Aliens in a strange land
Aliens in a strange land
The focus of the Episcopal Café’s Magazine (a site to which I contribute a monthly essay – this is my April contribution) for April is captured in these questions:
What is the relation of the Church, Government, and the American Experience? Where is the church called to be in these tense political times – a place of activism or a refuge from political rhetoric? Have we been hobbled by our declining influence or set free from our shackles to the establishment?
Those questions reminded me of William Stringfellow’s book title, An Ethic for Christians and Other Aliens in a Strange Land. I increasingly feel that I live in a strange land. Political polarization has displaced the mutual respect and compromise essential for democracy to protect the rights of the minority and the majority. Physical isolation with people connecting via social media has become the new norm, causing many communal organizations (including religious congregations) to wither and die. Growing economic inequality has overwhelmed commitment to promoting economic opportunity for all. We fight wars with ill-defined objectives using borrowed funds, leaving the debt to our children as part of their inheritance. Impetuous narcissism and self-interest rather than servant leadership now characterize many who occupy positions of power and influence.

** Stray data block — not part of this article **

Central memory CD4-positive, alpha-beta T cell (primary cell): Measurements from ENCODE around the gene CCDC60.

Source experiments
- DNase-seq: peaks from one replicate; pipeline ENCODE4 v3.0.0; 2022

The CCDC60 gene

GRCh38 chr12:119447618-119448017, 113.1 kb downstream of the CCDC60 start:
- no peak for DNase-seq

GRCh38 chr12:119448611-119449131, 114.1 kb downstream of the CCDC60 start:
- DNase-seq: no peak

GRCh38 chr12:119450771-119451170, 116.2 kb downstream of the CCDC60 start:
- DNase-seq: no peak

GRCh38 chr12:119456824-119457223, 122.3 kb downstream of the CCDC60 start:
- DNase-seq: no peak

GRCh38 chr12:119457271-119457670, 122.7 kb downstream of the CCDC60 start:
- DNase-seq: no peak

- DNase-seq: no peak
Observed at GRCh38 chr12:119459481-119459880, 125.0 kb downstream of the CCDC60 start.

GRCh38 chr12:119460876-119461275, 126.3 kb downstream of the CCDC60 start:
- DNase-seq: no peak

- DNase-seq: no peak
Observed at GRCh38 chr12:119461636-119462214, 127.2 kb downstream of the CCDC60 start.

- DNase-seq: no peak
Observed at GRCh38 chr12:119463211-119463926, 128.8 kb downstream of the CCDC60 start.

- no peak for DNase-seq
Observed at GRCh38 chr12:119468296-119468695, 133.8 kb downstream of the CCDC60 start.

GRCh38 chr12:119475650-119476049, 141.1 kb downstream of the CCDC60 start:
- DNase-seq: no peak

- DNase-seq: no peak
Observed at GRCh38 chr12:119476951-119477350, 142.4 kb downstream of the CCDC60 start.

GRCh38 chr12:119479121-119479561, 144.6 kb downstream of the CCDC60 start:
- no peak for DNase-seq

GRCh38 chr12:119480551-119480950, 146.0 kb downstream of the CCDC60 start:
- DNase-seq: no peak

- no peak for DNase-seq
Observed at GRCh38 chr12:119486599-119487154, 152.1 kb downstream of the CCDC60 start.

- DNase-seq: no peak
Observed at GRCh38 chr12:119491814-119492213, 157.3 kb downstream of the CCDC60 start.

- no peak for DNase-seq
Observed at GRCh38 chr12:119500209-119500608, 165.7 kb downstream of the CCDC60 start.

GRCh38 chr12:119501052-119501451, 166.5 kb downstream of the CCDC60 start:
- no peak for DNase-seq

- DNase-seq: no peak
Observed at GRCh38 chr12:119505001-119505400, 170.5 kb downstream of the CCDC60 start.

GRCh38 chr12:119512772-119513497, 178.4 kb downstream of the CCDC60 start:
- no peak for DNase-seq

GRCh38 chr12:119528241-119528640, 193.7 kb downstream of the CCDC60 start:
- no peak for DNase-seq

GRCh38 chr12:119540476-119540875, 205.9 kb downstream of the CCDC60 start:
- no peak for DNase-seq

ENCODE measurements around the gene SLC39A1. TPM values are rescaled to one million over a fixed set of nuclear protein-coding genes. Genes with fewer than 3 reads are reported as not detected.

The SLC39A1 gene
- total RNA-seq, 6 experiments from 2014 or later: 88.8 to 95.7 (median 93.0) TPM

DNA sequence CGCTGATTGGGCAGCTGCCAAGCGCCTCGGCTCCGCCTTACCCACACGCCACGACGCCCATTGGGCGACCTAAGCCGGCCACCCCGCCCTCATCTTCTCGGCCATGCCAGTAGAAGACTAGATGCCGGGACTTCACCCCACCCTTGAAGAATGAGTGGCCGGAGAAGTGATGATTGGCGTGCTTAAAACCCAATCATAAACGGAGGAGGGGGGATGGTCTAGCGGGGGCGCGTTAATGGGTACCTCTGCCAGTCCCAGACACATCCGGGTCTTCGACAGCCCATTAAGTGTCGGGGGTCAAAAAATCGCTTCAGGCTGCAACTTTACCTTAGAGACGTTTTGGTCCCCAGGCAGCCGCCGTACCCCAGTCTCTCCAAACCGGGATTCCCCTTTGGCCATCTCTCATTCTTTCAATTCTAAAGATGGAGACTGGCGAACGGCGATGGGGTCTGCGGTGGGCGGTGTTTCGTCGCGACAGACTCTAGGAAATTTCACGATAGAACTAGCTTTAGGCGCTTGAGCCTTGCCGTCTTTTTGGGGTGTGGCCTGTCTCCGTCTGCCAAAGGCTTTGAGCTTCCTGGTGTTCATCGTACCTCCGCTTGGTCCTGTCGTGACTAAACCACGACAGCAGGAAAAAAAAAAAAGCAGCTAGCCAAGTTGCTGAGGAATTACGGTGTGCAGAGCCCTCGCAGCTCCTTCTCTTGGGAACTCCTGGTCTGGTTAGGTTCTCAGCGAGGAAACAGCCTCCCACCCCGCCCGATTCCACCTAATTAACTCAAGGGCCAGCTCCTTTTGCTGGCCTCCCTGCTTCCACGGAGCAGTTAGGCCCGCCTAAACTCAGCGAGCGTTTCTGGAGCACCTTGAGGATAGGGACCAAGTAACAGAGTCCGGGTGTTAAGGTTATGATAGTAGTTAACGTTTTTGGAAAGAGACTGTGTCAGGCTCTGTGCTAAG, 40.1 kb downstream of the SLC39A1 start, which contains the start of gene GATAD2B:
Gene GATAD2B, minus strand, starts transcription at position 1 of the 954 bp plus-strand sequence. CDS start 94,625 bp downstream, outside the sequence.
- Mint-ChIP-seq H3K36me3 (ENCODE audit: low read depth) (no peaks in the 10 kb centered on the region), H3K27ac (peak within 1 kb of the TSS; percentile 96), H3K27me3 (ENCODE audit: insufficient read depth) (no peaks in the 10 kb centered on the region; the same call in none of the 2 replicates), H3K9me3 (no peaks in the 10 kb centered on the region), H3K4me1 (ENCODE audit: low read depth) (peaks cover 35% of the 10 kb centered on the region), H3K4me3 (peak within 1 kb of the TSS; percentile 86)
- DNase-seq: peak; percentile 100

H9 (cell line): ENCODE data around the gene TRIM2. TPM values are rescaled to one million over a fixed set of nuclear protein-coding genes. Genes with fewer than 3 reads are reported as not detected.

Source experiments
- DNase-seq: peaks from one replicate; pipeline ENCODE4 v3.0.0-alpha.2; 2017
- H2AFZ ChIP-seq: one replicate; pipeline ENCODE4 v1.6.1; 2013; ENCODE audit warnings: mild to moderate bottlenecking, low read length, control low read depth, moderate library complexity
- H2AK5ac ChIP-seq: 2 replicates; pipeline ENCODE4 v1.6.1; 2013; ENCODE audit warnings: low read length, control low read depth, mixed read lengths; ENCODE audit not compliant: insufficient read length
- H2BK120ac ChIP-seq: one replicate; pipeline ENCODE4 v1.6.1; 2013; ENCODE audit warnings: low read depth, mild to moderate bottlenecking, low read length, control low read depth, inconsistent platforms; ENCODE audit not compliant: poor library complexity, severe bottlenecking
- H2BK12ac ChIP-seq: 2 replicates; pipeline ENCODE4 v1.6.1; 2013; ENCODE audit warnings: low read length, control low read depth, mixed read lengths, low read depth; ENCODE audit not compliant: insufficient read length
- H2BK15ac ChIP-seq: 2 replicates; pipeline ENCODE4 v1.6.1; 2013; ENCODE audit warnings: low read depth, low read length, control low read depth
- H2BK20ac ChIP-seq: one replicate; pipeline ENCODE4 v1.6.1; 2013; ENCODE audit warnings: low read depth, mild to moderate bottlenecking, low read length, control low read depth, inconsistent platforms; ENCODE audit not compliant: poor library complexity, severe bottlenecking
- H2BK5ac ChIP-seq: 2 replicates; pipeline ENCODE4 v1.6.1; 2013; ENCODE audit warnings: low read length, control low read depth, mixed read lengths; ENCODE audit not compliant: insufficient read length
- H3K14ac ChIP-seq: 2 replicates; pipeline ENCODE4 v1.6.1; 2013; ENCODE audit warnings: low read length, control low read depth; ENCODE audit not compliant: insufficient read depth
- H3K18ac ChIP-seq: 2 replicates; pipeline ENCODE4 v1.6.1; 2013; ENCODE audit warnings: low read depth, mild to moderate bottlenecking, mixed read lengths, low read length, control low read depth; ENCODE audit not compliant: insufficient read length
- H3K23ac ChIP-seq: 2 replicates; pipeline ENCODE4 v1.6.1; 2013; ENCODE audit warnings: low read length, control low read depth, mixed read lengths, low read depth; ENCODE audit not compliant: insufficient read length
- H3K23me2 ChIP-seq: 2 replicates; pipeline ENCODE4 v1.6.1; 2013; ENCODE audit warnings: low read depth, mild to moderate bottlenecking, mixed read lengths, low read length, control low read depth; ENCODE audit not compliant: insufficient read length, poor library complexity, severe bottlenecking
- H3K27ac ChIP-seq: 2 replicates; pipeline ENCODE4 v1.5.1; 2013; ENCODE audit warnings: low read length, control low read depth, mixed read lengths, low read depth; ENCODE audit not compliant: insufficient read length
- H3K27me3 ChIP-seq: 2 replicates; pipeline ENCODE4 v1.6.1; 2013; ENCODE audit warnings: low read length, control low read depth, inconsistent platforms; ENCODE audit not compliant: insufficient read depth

Where is the Church, and most particularly The Episcopal Church (TEC), to be found in this strange land?
Jesus was the face and voice of justice in an unjust world. Yet too frequently our voice is muted. We may be seen but not heard. Our Presiding Bishop speaks loudly, prophetically, and whenever possible from a national platform. He is an exception. A majority of our diocesan bishops speak softly or are silent. Some of our parish clergy preach the gospel boldly, but few carry that message to their larger community through personal advocacy and witness.
Jesus welcomed everyone – the foreigner, the Jew, the oppressed, the outcast, and the sinner. Yet too frequently our avowed inclusivity contains an unspoken exclusivity. Some parishes emphasize activism; other parishes emphasize being a refuge from political rhetoric. Few parishes provide space for both activists and those seeking refuge. Some parishes welcome liberals; other parishes welcome conservatives. Problematically, parishes, regardless of who they welcome, usually send mixed messages, communicating who they welcome through body language and code words that unintentionally, if not intentionally, exclude dissenters while verbally affirming that all are welcome.
Jesus exhorted his disciples to love God and their neighbor. He called disciples but did not form an organization. Yet too frequently our goal is to revive, or at least to sustain, the institutional church. Maintenance, not mission, is our real agenda. We need to pay our clergy. We need to maintain our buildings. And we want some money for programming. Whatever is left, and typically it is only a pittance, goes to mission beyond the parish. Parishes typically view the money that goes to the diocese as a burdensome “tax” rather than as an opportunity to engage in mission beyond the parish. Financial prudence and institutional self-preservation widely preclude risk taking that advocates for the vulnerable, aids the least among us, welcomes the stranger, cares for the earth, and otherwise proclaims the gospel.